Senior Member Joined: Aug 2012 Posts: 2,342 Thanks: 731  Isometry groups I'm going to push ahead with this but no hurry with anything. Since you mentioned isometry groups earlier I wanted to just provide some background. If you think about the one, two, and threedimensional cases (and the ndimensional case if you have a good imagination), composition of isometries has some important properties. * The composition of two isometries is another isometry. If I make a rigid (lengthpreserving) motion and then do another one, I get their combined rigid motion. We say that the collection of all isometries in a given dimension is closed under composition. * Composition of isometries is associative. This follows from the fact that isometries are just functions, and composition of functions is associative. * There's always an isometry that doesn't do anything. Translation by zero, for example. "Doing nothing is doing something," if you want to be philosophical * For any isometry, there's another one that "undoes it." If I shift by $3$ units I can shift left by $3$ and end up back where I started. If I rotate around the origin in the plane by $\frac{\pi}{2}$ radians, I can then rotate by $\frac{3 \pi}{2}$ and return to where I started. Any set of objects, along with an operation that combines any two objects and results in a third, and that obeys these rules, is called a url= https://en.wikipedia.org/wiki/Group_(mathematics] group. When groups are taught in abstract algebra, most of the examples are numeric (the integers, the reals, etc.) or else permutation groups (as the standard example of nonabelian groups). For our purposes we will be interested in geometric groups: groups of isometries, rotations, and so forth. The application of group theory to geometry is a big theme of twentieth century math and physics. Geometry is understood in terms of the groups of transformations that preserve various properties. If you learned any group theory you remember that a subgroup is a group contained in some other group. Consider the isometry group of the 2plane, consisting of all the translations, rotations, and reflections. Now think about just the rotations around the origin. These are the familiar rotations of the unit circle. If you compose two such rotations you get another one. So the collection of all rotations about the origin is a subgroup of the isometry group. https://en.wikipedia.org/wiki/Isometry_group I want to give one more example, since it relates to something we'll eventually need. We just observed that the rotations about the origin in the plane are a subgroup of the isometry group of the plane. Consider a rotation through an angle that's a rational multiple of $2\pi$, say $\frac{2\pi m}{n}$. Clearly if we compose this rotation with itself $n$ times we'll come back to where we started. On the other hand if we rotate through an irrational multiple of $2\pi$, we'll never come back to where we started. This is why we'll need to carefully choose our rotations in 3space for the proof of BanachTarski. We need to make sure that no combination of these rotations ends up being the identity. Next post, the free group on one letter, and then the free group on two letters.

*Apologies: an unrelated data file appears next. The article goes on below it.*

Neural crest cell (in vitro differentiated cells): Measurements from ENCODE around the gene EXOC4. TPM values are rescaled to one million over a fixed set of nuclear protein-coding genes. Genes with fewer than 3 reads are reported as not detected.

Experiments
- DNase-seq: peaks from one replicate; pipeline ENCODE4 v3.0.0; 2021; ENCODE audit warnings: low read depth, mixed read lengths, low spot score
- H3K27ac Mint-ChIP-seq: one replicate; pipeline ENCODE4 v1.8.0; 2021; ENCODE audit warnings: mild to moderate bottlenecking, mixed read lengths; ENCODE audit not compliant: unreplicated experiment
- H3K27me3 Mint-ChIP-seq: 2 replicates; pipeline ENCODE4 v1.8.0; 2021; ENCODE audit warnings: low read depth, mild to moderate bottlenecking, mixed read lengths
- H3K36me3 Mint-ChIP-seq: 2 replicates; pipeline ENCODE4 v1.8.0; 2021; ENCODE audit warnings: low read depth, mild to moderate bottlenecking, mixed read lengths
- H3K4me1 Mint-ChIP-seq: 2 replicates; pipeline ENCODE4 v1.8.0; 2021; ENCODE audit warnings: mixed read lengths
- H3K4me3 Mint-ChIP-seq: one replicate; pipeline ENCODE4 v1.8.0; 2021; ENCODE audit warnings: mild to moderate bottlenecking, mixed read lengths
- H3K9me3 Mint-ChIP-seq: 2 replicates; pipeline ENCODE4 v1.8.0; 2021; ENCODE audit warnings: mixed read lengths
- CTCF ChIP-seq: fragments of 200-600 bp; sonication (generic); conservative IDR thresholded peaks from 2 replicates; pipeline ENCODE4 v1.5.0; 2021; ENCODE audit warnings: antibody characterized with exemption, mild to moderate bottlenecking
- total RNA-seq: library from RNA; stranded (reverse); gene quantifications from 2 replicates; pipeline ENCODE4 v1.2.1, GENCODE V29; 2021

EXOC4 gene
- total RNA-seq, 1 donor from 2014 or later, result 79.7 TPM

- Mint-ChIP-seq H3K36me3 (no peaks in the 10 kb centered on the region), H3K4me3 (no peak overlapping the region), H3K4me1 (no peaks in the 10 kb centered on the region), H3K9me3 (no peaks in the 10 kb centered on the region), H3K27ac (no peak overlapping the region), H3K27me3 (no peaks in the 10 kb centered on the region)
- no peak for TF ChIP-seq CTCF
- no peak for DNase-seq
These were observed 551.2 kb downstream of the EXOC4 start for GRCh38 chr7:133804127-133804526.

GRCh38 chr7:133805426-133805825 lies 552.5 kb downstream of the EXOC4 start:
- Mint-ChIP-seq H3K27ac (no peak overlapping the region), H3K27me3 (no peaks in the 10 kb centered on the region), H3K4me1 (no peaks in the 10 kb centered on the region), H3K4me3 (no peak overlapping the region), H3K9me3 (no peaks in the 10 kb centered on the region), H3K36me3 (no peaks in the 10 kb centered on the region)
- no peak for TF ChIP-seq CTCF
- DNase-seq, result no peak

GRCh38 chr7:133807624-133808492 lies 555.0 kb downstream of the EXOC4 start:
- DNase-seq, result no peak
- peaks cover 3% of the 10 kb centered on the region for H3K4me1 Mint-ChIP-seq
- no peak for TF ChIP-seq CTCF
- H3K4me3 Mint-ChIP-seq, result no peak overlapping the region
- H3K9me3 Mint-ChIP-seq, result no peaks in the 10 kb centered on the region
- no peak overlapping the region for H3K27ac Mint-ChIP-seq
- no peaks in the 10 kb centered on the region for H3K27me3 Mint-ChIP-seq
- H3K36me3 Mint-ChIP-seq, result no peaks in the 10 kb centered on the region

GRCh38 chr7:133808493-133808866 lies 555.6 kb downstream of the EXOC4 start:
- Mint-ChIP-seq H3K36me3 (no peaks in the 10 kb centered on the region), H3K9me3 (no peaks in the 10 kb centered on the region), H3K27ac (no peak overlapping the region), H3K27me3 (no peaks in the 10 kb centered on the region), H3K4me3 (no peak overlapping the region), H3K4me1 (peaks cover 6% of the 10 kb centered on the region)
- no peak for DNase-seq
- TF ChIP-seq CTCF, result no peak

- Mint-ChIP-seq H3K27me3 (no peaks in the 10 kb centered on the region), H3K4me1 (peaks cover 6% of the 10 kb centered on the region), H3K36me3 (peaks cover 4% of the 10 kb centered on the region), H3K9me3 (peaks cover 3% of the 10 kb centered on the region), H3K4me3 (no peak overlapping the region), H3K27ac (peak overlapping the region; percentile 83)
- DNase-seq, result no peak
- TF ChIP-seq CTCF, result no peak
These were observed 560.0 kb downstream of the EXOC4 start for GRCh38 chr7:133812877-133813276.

April 5th, 2017, 10:13 AM  #28 
Senior Member Joined: May 2015 From: Arlington, VA Posts: 435 Thanks: 28 Math Focus: Number theory 
What do you mean by "is called a url= https://en.wikipedia.org/wiki/Group_(mathematics] group."? 
April 5th, 2017, 10:24 AM  #29  
Senior Member Joined: Aug 2012 Posts: 2,342 Thanks: 731  Quote:
group  
April 6th, 2017, 08:52 PM  #30 
Senior Member Joined: May 2015 From: Arlington, VA Posts: 435 Thanks: 28 Math Focus: Number theory 
What part does porosity play?